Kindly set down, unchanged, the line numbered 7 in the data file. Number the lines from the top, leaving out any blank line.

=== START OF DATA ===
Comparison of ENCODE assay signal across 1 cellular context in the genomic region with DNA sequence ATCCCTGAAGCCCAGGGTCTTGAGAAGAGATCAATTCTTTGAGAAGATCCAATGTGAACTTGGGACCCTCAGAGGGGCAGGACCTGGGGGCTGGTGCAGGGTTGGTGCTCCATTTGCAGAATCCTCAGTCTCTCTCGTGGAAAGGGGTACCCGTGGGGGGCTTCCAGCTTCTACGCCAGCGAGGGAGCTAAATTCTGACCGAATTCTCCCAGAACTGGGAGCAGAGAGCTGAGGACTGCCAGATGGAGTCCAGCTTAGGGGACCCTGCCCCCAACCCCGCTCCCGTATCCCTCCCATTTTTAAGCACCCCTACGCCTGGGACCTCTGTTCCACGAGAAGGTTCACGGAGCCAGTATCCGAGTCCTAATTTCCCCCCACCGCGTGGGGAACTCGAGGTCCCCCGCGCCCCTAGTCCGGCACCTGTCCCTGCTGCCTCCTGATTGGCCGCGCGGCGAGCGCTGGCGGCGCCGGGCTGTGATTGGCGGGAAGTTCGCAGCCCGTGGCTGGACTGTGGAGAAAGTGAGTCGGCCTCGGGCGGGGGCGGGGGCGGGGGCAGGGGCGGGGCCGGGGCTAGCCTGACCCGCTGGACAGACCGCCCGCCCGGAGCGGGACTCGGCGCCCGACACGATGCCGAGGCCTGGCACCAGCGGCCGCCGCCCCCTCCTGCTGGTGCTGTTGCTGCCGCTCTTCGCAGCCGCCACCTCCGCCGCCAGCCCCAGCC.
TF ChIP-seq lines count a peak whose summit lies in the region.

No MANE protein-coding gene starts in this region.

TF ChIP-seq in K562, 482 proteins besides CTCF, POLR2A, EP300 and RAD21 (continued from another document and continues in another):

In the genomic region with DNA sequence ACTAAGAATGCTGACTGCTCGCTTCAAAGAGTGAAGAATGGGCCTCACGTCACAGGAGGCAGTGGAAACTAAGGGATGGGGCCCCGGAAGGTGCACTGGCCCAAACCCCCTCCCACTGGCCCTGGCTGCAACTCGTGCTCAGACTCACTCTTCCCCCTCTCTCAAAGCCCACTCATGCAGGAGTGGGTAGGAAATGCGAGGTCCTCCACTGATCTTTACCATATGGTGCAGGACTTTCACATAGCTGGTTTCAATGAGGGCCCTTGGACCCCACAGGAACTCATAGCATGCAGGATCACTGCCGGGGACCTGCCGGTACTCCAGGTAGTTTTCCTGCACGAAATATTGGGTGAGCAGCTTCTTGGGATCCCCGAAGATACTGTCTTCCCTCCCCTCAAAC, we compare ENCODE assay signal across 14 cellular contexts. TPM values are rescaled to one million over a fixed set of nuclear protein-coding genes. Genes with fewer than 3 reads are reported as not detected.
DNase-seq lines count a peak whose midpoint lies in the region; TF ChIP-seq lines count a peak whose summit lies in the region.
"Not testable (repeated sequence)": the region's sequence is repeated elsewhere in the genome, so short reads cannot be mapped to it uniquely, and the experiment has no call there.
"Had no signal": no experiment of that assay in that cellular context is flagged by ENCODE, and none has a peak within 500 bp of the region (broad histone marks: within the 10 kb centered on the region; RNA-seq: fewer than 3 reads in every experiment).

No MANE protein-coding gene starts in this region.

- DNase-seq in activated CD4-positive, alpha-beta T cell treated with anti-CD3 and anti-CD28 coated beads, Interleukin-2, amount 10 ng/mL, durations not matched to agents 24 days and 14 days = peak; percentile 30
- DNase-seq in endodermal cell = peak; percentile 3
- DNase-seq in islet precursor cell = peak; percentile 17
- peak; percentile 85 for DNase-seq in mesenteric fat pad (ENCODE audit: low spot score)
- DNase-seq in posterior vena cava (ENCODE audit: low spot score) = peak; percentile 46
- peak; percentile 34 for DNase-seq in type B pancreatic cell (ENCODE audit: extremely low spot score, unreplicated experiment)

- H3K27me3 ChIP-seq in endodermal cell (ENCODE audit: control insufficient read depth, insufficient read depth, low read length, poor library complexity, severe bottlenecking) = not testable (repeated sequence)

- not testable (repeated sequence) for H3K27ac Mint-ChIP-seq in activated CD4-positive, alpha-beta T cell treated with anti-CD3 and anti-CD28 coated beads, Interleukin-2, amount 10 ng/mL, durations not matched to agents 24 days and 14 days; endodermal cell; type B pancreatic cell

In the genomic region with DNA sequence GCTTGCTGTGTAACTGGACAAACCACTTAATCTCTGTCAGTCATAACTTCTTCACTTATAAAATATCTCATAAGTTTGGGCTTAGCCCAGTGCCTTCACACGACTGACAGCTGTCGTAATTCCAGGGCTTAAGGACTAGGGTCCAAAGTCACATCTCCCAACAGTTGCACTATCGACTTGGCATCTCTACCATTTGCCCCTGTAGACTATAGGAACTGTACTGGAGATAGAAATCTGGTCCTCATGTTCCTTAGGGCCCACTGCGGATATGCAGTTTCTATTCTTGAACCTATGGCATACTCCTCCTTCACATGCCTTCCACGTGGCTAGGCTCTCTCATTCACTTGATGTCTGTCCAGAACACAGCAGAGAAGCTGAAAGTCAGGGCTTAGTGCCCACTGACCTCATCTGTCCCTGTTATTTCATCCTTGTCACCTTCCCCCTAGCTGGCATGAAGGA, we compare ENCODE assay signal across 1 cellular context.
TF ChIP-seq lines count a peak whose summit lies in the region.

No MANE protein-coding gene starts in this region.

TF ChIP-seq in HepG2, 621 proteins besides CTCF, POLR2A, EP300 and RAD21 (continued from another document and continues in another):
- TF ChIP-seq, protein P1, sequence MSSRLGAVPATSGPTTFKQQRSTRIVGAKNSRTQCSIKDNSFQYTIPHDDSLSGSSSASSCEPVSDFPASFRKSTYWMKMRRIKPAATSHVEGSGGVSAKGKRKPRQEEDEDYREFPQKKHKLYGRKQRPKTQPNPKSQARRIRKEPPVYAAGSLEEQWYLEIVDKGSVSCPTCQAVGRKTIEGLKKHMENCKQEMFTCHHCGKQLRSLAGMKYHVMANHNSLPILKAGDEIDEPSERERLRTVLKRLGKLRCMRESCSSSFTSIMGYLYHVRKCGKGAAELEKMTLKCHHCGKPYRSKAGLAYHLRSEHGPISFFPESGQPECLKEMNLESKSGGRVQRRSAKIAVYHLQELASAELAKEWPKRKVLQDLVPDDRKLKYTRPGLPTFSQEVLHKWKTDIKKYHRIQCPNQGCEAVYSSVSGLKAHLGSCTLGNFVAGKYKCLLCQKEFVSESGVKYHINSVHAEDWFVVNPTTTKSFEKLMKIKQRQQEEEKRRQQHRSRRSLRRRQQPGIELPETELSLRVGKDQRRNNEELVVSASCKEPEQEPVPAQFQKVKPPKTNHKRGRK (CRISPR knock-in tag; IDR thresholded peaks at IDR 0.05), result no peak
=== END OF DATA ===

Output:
"Not testable (repeated sequence)": the region's sequence is repeated elsewhere in the genome, so short reads cannot be mapped to it uniquely, and the experiment has no call there.